More Government Power Means Fewer Personal Freedoms

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By Marty Richman
My experience has been that the Hollister Free Lance usually
does a good job of covering political issues directly affecting the
citizens of Hollister and San Benito County.That is why I am
disappointed this Independence Week that the Free Lance did not
publish editorial commentary concerning the problems that have
developed in America’s relationship between the government and the
governed.
By Marty Richman

My experience has been that the Hollister Free Lance usually does a good job of covering political issues directly affecting the citizens of Hollister and San Benito County.That is why I am disappointed this Independence Week that the Free Lance did not publish editorial commentary concerning the problems that have developed in America’s relationship between the government and the governed.

The principles of that relationship were laid out in what many believe to be the finest political document ever written; I refer to the central theme of the Declaration of Independence. In just a few words, the declaration explains the fundamental rights of man and essential relationship between the government and the people:

“We hold these truths to be self-evident, that all men are created equal, that they are endowed by their Creator with certain unalienable Rights, that among these are Life, Liberty and the pursuit of Happiness. That to secure these rights, Governments are instituted among Men, deriving their just powers from the consent of the governed.That whenever any Form of Government becomes destructive of these ends, it is the Right of the People to alter or to abolish it, and to institute new Government, laying its foundation on such principles and organizing its powers in such form, as to them shall seem most likely to effect their Safety and Happiness.”

Beautiful, isn’t it? The way people write these days, it would probably require 100 paragraphs to express the same thoughts that reside in those 111 words.

If you asked me to select the single greatest threat to America’s future, I would not pick terrorism, illegal immigration, partisanship, the price of oil, or global warming (or global cooling, being that I’m old enough to remember when they told us the next ice age was just around the corner).

I’d select the enormous and widening gap, the great divide, between the expectations of the citizens and the promises made by their government. Here I refer to government at all levels – federal, state, county, and city.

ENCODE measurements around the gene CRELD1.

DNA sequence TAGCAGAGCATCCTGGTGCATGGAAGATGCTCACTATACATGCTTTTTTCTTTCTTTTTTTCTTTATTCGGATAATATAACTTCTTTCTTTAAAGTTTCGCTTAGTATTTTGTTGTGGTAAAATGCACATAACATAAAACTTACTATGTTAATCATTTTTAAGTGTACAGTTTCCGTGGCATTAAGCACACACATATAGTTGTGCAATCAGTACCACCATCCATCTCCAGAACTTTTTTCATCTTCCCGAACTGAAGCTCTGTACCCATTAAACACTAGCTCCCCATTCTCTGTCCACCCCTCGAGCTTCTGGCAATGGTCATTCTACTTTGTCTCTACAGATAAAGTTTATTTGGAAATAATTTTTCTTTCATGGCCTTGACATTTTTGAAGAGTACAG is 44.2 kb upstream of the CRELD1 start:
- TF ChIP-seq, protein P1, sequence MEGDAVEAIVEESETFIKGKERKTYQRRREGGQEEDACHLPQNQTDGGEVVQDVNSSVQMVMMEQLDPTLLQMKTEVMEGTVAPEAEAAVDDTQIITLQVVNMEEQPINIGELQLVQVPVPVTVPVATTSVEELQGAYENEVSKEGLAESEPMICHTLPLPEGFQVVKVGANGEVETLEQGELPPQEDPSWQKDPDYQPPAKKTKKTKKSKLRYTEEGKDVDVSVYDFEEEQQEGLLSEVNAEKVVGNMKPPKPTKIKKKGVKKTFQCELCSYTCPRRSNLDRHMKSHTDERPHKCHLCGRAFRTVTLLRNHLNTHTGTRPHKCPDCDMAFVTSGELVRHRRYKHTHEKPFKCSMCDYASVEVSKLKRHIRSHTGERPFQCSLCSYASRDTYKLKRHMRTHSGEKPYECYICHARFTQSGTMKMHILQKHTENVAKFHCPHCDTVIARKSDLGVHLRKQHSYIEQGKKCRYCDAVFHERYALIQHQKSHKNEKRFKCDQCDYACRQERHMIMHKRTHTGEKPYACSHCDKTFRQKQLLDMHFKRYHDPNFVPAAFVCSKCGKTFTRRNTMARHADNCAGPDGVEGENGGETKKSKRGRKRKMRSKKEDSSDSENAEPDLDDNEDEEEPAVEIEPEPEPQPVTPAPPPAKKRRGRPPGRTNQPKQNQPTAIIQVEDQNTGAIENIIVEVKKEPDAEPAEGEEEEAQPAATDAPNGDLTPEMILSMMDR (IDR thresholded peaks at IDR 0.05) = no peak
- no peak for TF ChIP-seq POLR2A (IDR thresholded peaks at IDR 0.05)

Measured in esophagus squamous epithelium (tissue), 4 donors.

As with any complex failure, there is more than enough blame to go around. People demand the government fix their every problem and cater to their every need – at no cost or inconvenience to the citizens – naturally.

The government, mindful of the citizens’ wishes promises to do just that and ever more – promises they can never keep – but the promises help them get elected and re-elected.

Barry Goldwater summed it up, “A government that is big enough to give you all you want is big enough to take it all away.”

Detailing the encyclopedia of failures – be it the federal Medicare deficit and lack of border security, the state’s hopeless education and transportation systems, the county’s bloated budget and propensity for wasteful spending, or the city’s years of neglect of its wastewater treatment facilities and ongoing economic malaise – would just be shooting fish in a barrel; I’m going to pass up the opportunity.

The vital question is how do we fix the system?

And in that area I have a few ideas.

First, do your part. Being a good citizen means obeying most of the rules most of the time and obeying all the important rules all the time.

It’s as simple not driving under the influence, and in making sure your teenagers are where they are supposed to be when they are supposed to be there. In other words, reject the trendy characterization of helpless victim, rely less on the government and more on yourself and your friends and family.

Second, demand honesty, efficiency and effectiveness from government. Don’t be bought off by the prospect of political favors or put off by excuses. Keep your expectations reasonable; in the vernacular, “You can’t get something for nothing.”

Remember, government will respond if you participate and remain persistent. If you only show up when you have a complaint, the politicians will take you, and your vote, for granted.

Finally, and most important, never forget that when you give government more responsibility and more power you diminish your personal freedom equally. Sometimes this may be necessary, but it’s never desirable. The oft-quoted Anonymous said it best, “Liberty is the right to choose. Freedom is the result of the right choice.”

Marty Richman is a Hollister resident

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